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From: Deane Yang (deane_yang_at_[hidden])
Date: 2003-10-16 17:42:16

Jan Langer wrote:
> Jan Van Dijk wrote:
>> Unfortunately the algebra (the transformation properties) is not
>> linear. Just consider conversion from the temperature-'base vector' K
>> (kelvin) to C (Celsius), C=K-273.15.
>> In technical terms: obviously the K->C base transformation cannot be
>> described with a (metric) 00-tensor (or scalar) M via the linear
>> transformation relation C=MK.
> when thinking about it, i cannot imagine a case where this is important.
> it makes imho no sense to add °C to °F or something similar. what is the
> result of 20°C plus 10°C? 30°C or (293.17+283.17)°K or just 30 Kelvin?
> it is difficult to calculate with units which cannot be used as
> differences. and if they can be used as differences they are linear. IMHO.
> jan

These are excellent points (as well as others made in other posts that I
will comment on in another posting).

Temperature is an example of what I would call an "affine" dimension
and not a "linear" one, which is what we've been focusing on so far.

When we think of grams, meters, or seconds, we are thinking of relative
measurements, namely the difference between two absolute measurements.
So there is a natural meaning for 0 and the measurement lives naturally
in a vector space. So, as a measurement of the difference between two
temperatures, both °C (= °K) and °F make perfect sense as linear units.

If you want, however, to represent absolute temperatures in Kelvin,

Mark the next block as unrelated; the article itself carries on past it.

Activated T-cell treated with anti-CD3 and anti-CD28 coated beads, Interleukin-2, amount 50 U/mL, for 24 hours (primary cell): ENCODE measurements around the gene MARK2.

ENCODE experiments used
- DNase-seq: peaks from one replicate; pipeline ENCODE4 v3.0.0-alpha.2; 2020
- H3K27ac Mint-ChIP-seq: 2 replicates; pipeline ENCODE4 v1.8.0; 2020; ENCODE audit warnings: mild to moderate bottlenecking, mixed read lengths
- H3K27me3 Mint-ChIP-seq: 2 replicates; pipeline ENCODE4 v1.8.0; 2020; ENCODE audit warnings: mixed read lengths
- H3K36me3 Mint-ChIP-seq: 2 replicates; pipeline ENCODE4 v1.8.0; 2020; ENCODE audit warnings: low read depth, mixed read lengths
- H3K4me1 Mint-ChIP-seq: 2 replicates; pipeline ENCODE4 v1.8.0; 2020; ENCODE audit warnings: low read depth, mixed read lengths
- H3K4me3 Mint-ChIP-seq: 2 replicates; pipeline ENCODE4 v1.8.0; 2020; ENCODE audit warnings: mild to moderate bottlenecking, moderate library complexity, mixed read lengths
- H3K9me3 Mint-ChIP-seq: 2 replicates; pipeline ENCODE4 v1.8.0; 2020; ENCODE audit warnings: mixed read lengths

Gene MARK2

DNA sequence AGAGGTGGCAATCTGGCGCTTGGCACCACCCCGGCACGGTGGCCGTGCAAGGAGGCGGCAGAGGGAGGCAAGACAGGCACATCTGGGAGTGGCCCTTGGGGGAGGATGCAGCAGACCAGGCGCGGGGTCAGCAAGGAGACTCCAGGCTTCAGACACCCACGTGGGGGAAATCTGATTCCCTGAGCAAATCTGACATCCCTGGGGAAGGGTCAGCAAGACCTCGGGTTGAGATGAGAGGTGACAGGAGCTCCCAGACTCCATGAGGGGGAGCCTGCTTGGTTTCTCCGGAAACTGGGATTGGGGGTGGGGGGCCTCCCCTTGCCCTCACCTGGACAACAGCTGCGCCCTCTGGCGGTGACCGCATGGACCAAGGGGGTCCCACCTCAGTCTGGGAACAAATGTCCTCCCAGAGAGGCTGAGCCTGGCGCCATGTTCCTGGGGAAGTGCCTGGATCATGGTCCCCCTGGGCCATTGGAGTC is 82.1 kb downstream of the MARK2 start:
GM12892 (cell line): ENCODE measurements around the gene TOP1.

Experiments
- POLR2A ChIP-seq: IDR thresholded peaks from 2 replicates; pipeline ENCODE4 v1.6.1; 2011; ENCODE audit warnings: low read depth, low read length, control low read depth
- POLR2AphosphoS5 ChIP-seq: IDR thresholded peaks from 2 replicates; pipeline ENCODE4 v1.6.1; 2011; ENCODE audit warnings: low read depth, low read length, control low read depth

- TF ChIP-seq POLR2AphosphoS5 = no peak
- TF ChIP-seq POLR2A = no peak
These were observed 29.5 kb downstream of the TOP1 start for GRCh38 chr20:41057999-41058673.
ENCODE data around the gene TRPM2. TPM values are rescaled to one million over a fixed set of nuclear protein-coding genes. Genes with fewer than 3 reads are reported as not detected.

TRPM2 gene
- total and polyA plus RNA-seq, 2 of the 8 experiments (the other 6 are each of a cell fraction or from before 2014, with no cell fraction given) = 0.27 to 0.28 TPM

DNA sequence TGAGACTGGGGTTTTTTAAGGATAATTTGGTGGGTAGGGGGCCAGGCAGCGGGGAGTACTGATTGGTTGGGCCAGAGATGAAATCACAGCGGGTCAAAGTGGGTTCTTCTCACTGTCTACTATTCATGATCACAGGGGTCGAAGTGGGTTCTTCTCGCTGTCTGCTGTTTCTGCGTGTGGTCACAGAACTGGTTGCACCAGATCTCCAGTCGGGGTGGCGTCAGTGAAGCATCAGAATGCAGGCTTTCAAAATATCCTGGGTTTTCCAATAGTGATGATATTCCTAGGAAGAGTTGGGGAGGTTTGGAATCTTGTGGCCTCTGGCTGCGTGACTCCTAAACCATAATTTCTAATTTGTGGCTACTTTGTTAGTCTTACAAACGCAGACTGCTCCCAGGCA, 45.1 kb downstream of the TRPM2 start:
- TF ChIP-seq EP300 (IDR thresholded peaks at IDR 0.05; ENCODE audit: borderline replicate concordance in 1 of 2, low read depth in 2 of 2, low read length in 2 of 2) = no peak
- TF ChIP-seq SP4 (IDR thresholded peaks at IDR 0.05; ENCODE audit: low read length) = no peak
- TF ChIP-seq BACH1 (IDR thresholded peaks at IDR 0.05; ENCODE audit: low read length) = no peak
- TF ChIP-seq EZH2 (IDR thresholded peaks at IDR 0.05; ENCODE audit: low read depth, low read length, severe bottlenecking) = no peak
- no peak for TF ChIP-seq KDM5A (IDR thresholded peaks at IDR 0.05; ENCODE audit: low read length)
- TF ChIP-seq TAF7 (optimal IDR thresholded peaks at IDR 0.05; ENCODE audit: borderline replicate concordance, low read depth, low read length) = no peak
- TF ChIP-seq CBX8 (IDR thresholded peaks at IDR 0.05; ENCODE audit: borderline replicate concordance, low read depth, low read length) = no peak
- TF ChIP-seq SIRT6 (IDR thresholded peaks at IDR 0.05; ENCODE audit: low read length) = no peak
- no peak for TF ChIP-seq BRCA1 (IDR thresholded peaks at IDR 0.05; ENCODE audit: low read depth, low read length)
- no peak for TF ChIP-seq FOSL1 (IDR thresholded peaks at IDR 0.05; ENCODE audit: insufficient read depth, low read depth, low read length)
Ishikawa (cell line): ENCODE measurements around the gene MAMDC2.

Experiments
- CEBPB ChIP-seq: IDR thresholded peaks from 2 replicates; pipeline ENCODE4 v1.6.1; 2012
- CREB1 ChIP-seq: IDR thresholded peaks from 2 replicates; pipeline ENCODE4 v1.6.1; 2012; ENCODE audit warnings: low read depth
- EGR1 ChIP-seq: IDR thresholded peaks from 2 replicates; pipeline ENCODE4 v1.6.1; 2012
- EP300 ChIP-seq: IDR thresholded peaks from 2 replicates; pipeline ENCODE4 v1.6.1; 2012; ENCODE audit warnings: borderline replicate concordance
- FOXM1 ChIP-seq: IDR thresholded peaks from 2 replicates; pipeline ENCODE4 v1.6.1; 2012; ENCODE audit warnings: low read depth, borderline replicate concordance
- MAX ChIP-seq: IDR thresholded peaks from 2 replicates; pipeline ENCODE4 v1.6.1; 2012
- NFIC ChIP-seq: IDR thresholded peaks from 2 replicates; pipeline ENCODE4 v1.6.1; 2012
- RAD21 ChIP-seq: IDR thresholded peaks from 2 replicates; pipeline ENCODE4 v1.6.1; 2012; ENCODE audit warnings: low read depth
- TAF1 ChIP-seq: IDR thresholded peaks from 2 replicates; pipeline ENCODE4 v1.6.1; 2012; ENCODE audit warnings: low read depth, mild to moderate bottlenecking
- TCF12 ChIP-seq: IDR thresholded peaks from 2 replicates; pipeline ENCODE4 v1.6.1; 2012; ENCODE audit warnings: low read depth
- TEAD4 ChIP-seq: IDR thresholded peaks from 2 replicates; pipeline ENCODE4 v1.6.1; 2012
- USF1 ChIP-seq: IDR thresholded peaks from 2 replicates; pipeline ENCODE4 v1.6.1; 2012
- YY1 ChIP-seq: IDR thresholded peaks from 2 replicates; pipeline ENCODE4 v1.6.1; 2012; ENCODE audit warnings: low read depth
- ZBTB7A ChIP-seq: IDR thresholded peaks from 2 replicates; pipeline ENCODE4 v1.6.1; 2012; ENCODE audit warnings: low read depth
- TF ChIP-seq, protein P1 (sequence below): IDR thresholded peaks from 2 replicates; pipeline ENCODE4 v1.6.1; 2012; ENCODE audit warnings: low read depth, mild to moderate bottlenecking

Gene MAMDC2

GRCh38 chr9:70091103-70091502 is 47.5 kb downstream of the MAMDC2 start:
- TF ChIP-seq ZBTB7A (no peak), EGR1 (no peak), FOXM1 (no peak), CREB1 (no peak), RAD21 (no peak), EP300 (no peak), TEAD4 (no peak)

Centigrade, or Fahrenheit, I would say that you need to define the
notion of an affine dimension. An affine dimension corresponds to
a 1-dimensional affine space, where there is no natural origin but
given any two points in the space, there is a natural vector associated
with the two points (the difference between the two points).

So you would never add two affine measurements nor would you ever
multiply or divide affine dimensions by anything else. You would
only subtract two affine measurements, resulting in a linear measurement
(to which you can then do lots of things). (A standard example of an
affine dimension is a pointer, and the corresponding
linear dimension is the difference of two pointers.)

This also arises in time, where calendar dates as defining an affine
dimension and the difference between two dates to be the standard linear
time dimension. You would almost never multiply a date by two (nor would
you normally ever multiply a pointer address by two, but never say
never), but you might want to multiply the difference between two dates
by two (or multiply the difference of two pointers by two).

I have to say that it's really wonderful to have all these physicists
point out the shortcomings in my explanations. It really helps me to
understand things better.

I should point out, however, that in the very rudimentary
dimensions/units library I implemented, I allow myself to override
anything and everything. It's just that if I choose to do this, it
is done very explicitly and glaringly, so that I can't miss it.

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